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I'll be brief. After sanding all over with 220 paper until the gelcoat was dull, I washed the fairing. Then I clamped the windscreen in place and inked in the location of the front 6 mounting holes. You'll want to protect the windscreen with masking tape or it will get scratched by the fiberglass. When I was satisfied with the marked locations I drilled the center of the hole marks with a drill bit slightly larger than the screws. After bolting it in place with the front 6 screws I marked and drilled the last 2 holes near the mirror mounts. I did so because the mirror mount flanges were too flexible without the windscreen. I sanded the fuzz left on the inside of the holes with 150 sandpaper to remove it. These photos were taken after the fact BTW.

Next I drilled the rear mounting holes with a 1/4" bit. These were straightforward, just center the bit in the depression and drill slowly.

The front mounting holes are 160mm apart and centered in the slight depression left from the mold, which was almost accurate. I needed to egg the holes a bit to make it fit.

Marking the mirror mounts, I used the rubber insulators in the approximate position and drew the locations. A 3/8" drilling was a little small, so I wrapped a dowel with sandpaper and enlarged them a bit.

So far it's been tedious but not difficult. The drilling chipped the gelcoat around the edges of the holes in a few places that wouldn't be covered by screw heads. If you're not concerned about the closeup appearance just prep for paint, otherwise you can put a dab of bondo on the chip divots and sand flush then ream the holes when dry.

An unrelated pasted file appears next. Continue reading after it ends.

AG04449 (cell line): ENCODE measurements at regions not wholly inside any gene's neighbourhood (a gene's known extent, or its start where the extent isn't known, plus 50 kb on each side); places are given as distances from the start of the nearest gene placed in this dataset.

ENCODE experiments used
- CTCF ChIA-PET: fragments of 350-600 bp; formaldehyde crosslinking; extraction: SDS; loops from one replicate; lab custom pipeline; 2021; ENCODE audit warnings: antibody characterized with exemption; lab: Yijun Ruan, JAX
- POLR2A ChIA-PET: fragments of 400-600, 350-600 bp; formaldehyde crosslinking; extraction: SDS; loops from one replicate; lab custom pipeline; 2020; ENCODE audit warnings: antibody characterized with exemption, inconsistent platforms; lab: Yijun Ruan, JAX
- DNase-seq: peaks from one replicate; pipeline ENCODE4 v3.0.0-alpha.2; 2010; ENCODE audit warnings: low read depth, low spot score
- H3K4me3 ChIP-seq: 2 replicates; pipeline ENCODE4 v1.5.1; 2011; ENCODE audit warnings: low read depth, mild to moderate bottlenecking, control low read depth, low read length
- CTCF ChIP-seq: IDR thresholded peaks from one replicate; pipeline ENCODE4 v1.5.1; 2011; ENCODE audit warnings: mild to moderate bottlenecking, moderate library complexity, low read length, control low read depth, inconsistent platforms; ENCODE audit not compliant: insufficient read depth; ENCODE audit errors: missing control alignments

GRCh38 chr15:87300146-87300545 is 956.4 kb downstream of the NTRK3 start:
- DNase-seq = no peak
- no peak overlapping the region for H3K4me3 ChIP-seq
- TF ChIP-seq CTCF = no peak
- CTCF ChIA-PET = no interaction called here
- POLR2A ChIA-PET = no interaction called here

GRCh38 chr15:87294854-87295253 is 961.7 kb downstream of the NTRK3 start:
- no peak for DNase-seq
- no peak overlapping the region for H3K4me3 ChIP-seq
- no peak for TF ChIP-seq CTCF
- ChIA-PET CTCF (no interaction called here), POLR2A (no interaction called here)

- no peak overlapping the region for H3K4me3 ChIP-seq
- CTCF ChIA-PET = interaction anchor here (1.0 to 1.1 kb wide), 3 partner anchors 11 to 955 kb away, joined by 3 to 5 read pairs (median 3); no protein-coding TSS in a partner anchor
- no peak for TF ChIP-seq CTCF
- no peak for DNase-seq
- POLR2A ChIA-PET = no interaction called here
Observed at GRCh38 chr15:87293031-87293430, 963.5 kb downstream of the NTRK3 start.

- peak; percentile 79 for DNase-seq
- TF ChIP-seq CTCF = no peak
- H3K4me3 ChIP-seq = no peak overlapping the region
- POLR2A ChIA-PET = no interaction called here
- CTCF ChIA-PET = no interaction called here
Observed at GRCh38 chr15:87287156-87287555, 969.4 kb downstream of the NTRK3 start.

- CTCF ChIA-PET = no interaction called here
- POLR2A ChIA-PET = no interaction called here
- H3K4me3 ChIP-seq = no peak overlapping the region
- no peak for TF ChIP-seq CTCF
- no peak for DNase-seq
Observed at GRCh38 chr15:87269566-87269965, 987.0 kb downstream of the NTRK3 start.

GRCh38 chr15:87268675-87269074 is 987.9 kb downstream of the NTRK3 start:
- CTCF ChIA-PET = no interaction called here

Next is fabrication of a headlight bracket, to attach to the instrument frame. Since I'm at it, I'll post a pdf of the pattern for others changing their fairings or making streetfighters.

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Mounting the fairing, the mirror holes were still a bit snug and needed to be sanded out some more. The rear tabs on the frame/tank needed to be adjusted, I bent them into compliance with the holes in the fairing; since the bike had been dropped I suspect the tabs had been bent anyway. Also I haven't covered the installation and drilling of turn signals, which by now should be something you could handle similar to what's already been done. I'm going with signals off a 636, DOT-legal and less '80-ish (500r's got the same signals as my '85 Ninja 900!).

An important step before painting is letting the new fairing adjust to the bike. On a warm day I put the fairing on the bike sitting in the sun. Fiberglass is flexible with heat, plus it shrinks when being formed in the mold. It won't be a perfect fit while "green" but this lets the part become shaped to the bike over time.

Since I plan to modify the fairing I'll stop here, I'm not going to describe the painting process.

Hopefully this thread will help others decide if getting an Airtech for the street is something they want to tackle. For the track-only bikes I would get one without the headlight cutout and follow the description above.

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Your work is much appreciated.
I may go the Airtech route. I was hoping on getting a used fairing that was broken on the side opposite mine but the asked/shipped price has been too steep for an experiment so far.

A suggestion to avoid chipping around the holes is to use brad-tip drill bits & maybe faster rpms.

 

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that will be really helpful!!! keep us posted with pics and descriptions

shouldnt there be a section of this site devoted to pdfs and diagrams? i read about a ton of people who are going to make these diagrams but i never see them come to fruition, am i looking in the wrong places?
 

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Can't wait to see how this turns out.
 
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